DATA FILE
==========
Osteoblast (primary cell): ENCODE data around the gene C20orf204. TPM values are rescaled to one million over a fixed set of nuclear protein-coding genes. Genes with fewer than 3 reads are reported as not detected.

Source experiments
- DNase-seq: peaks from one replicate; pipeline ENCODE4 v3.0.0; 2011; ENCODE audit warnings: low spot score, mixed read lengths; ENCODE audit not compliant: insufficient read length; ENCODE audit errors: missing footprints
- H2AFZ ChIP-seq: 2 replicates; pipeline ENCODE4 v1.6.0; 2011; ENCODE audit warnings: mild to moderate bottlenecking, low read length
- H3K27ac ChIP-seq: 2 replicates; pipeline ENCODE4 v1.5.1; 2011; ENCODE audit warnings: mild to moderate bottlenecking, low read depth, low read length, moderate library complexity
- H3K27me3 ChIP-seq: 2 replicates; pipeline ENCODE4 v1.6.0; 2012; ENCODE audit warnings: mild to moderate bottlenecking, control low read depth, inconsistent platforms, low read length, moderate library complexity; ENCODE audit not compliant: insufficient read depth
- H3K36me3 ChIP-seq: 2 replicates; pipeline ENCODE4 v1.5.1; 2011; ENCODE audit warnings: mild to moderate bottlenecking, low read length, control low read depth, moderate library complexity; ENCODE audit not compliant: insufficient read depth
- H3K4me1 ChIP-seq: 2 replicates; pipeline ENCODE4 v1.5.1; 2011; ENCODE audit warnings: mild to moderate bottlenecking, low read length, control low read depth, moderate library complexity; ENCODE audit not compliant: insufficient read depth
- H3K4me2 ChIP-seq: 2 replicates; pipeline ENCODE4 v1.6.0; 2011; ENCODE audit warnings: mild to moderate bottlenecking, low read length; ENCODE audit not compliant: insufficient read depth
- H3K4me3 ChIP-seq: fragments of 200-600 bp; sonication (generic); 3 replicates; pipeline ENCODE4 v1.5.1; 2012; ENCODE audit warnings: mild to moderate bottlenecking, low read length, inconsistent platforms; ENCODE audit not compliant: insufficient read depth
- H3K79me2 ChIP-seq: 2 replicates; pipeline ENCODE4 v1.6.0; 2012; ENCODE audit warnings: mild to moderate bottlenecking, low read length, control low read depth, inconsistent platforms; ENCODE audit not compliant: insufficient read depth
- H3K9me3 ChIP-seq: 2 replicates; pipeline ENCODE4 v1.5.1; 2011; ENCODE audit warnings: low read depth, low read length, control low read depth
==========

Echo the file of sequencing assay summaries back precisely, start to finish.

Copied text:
Osteoblast (primary cell): ENCODE data around the gene C20orf204. TPM values are rescaled to one million over a fixed set of nuclear protein-coding genes. Genes with fewer than 3 reads are reported as not detected.

Source experiments
- DNase-seq: peaks from one replicate; pipeline ENCODE4 v3.0.0; 2011; ENCODE audit warnings: low spot score, mixed read lengths; ENCODE audit not compliant: insufficient read length; ENCODE audit errors: missing footprints
- H2AFZ ChIP-seq: 2 replicates; pipeline ENCODE4 v1.6.0; 2011; ENCODE audit warnings: mild to moderate bottlenecking, low read length
- H3K27ac ChIP-seq: 2 replicates; pipeline ENCODE4 v1.5.1; 2011; ENCODE audit warnings: mild to moderate bottlenecking, low read depth, low read length, moderate library complexity
- H3K27me3 ChIP-seq: 2 replicates; pipeline ENCODE4 v1.6.0; 2012; ENCODE audit warnings: mild to moderate bottlenecking, control low read depth, inconsistent platforms, low read length, moderate library complexity; ENCODE audit not compliant: insufficient read depth
- H3K36me3 ChIP-seq: 2 replicates; pipeline ENCODE4 v1.5.1; 2011; ENCODE audit warnings: mild to moderate bottlenecking, low read length, control low read depth, moderate library complexity; ENCODE audit not compliant: insufficient read depth
- H3K4me1 ChIP-seq: 2 replicates; pipeline ENCODE4 v1.5.1; 2011; ENCODE audit warnings: mild to moderate bottlenecking, low read length, control low read depth, moderate library complexity; ENCODE audit not compliant: insufficient read depth
- H3K4me2 ChIP-seq: 2 replicates; pipeline ENCODE4 v1.6.0; 2011; ENCODE audit warnings: mild to moderate bottlenecking, low read length; ENCODE audit not compliant: insufficient read depth
- H3K4me3 ChIP-seq: fragments of 200-600 bp; sonication (generic); 3 replicates; pipeline ENCODE4 v1.5.1; 2012; ENCODE audit warnings: mild to moderate bottlenecking, low read length, inconsistent platforms; ENCODE audit not compliant: insufficient read depth
- H3K79me2 ChIP-seq: 2 replicates; pipeline ENCODE4 v1.6.0; 2012; ENCODE audit warnings: mild to moderate bottlenecking, low read length, control low read depth, inconsistent platforms; ENCODE audit not compliant: insufficient read depth
- H3K9me3 ChIP-seq: 2 replicates; pipeline ENCODE4 v1.5.1; 2011; ENCODE audit warnings: low read depth, low read length, control low read depth